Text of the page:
What are you talking about?

Re: Hockey Sticks
by Anonymous Monk on Jan 18, 2012 at 03:52 UTC

    So what is the conclusion at the end of this, "Perl 6 is still not ready".

    Sorry to be playing the bad guy part here, but measuring the progress of a project by measuring number of tests it passes, is very similar to measuring the progress of a project by lines of code.Unless you have uniformly distributed the test cases across feature sets. Test cases are probably a measure of stability not progress.

    Now lets come to what would actually constitute progress in Perl 6's case. At this time feature set with an acceptable performance will do. We need not have to ensure Rakudo or Niecza runs on a million virtual machines at this moment, Frankly that's the last thing any body wants. A full feature set implemented with decent performance will do.

    Most Perl 6 people say, Perl 6 specification is just like any other language, evolving always. That is true, but you must also know those other languages have 'stable' compiler releases. You are all welcome to try your experiments. But make a production release with a feature complete release. Then incrementally evolve your spec and continue your experiments in the period of two stable releases. I believe this is how all projects are run. They have a aim, once that is met then comes the 'next step'.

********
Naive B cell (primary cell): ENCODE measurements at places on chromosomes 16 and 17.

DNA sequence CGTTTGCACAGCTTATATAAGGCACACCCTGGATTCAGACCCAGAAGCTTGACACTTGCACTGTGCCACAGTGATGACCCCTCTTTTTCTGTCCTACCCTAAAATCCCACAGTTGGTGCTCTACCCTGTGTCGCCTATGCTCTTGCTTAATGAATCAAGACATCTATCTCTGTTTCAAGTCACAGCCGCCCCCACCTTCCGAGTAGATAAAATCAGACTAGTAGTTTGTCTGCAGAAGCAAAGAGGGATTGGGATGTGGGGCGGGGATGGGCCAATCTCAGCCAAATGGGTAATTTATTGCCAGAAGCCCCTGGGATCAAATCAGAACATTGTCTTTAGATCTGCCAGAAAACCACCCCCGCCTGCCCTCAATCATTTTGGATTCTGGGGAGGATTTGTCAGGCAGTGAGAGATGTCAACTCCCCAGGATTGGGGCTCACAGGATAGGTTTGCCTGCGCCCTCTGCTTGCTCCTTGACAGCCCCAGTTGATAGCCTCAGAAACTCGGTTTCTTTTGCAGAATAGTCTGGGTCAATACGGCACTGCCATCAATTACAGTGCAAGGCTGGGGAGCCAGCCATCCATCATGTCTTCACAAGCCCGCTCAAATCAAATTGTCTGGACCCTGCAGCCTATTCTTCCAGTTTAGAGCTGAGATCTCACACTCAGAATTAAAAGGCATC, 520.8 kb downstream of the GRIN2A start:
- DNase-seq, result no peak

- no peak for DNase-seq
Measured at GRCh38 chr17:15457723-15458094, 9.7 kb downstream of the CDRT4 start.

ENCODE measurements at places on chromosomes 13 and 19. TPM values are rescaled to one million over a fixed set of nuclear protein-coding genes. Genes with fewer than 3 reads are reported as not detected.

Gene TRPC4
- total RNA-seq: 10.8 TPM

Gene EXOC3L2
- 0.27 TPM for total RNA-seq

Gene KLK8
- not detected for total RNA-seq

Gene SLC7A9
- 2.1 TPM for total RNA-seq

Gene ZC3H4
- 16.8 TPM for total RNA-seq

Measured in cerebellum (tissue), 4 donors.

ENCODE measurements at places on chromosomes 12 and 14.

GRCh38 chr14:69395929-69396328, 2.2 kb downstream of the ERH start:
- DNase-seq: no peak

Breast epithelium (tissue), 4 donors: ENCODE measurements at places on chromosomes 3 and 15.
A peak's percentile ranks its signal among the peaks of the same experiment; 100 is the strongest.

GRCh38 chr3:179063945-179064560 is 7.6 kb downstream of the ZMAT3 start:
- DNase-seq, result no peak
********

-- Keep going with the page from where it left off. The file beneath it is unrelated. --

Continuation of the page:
Now Perl 6 project has become like the dichotomy paradox('s_paradoxes).

    That which is in locomotion must arrive at the half-way stage before it arrives at the goal.

    This is what is happening. In order to finish you need milestones. You need to plan and work towards those milestones within a time frame. Instead what you are doing is dividing a milestone into many milestones, and those milestones into further many milestones. So ultimately you never hit the original milestones because you now have some many several sub/sub-sub milestones in which you get lost and never go and achieve the original milestone as planned.

    While working on a project, Instead of completing the feature set in the project you find some interesting thing that can bring your in x% performance gains. You leave the feature set aside and go in its pursuit. Then you realize while making the x% performance gain, you can add something to the compiler that can bring some thing which enables it to run on multiples VM's. Now you go into the VM thing. While doing that you figure out, you figure out another thing which can help a native call interface.

    You have totally lost the sight of the goal by now. You have so many sub tasks to chase within a small milestone. That you can humanly never scale and come out of it. Since the original milestone never completes, you don't go to the next milestone. Since you don't go the next, you don't go the next after it and so on and so forth...

    Ultimately you never reach your goal.

Re: Hockey Sticks
by BrowserUk (Patriarch) on Jan 17, 2012 at 23:41 UTC

    From elesewhere in the thread:


    I hate to say this, but it needs to be said.

    You are just the latest in a fairly long line of enthusiastic P6 champion advocates.